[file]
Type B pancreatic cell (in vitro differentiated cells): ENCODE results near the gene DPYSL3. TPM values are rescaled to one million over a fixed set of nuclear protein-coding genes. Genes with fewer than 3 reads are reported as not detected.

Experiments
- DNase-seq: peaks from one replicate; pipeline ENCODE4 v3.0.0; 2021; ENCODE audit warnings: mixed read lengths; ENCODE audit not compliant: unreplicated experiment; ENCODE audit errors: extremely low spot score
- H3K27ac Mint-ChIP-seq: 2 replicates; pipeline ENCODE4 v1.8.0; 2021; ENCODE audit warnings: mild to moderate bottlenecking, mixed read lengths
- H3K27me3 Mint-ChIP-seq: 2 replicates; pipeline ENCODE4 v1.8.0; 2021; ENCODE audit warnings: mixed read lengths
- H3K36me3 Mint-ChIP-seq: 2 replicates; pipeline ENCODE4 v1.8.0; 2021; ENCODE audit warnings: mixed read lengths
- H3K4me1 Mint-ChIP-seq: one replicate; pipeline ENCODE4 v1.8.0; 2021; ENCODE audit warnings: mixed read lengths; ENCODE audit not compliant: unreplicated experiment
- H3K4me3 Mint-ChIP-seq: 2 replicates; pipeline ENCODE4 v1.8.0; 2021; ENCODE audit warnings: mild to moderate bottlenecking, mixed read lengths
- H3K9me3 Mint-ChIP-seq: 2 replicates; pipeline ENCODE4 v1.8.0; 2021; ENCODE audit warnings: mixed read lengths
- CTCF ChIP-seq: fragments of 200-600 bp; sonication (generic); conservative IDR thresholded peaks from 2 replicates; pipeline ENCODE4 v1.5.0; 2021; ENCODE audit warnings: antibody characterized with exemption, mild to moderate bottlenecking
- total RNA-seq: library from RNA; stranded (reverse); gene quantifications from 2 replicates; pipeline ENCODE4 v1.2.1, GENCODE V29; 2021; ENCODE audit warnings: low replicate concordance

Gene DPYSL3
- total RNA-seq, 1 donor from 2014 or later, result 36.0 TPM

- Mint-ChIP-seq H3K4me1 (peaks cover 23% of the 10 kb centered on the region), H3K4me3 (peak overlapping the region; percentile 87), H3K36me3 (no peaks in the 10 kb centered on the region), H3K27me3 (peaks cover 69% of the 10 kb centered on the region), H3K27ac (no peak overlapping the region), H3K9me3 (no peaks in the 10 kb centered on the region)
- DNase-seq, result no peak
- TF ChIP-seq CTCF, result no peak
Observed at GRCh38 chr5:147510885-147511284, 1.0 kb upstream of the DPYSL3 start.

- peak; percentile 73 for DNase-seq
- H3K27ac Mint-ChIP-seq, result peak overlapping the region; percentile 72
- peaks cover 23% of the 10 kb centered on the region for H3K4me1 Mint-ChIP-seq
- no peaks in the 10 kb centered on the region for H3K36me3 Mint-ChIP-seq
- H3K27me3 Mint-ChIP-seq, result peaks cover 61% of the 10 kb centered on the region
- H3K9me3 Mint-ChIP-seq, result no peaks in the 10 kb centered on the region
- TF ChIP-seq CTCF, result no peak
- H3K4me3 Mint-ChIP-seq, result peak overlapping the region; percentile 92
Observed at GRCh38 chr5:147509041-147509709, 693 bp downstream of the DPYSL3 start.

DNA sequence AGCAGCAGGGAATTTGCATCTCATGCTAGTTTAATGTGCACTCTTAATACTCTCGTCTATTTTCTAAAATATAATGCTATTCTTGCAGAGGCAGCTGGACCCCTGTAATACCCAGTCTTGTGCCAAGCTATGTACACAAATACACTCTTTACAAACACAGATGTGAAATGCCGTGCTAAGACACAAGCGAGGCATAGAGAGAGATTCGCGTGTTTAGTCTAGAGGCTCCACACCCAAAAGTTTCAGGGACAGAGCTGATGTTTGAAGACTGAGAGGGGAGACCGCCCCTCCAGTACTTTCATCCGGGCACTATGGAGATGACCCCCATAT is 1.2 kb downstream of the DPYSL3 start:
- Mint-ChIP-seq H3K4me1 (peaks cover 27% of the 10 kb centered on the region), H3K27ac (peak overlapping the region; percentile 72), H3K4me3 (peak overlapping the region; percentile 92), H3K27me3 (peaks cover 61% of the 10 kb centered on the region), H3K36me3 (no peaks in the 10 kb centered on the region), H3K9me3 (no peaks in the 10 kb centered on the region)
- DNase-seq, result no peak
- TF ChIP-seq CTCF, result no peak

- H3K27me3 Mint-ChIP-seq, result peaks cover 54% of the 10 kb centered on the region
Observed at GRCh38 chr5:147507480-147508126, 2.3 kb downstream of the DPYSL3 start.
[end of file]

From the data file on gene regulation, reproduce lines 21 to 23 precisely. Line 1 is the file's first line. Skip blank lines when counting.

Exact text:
- no peaks in the 10 kb centered on the region for H3K36me3 Mint-ChIP-seq
- H3K27me3 Mint-ChIP-seq, result peaks cover 61% of the 10 kb centered on the region
- H3K9me3 Mint-ChIP-seq, result no peaks in the 10 kb centered on the region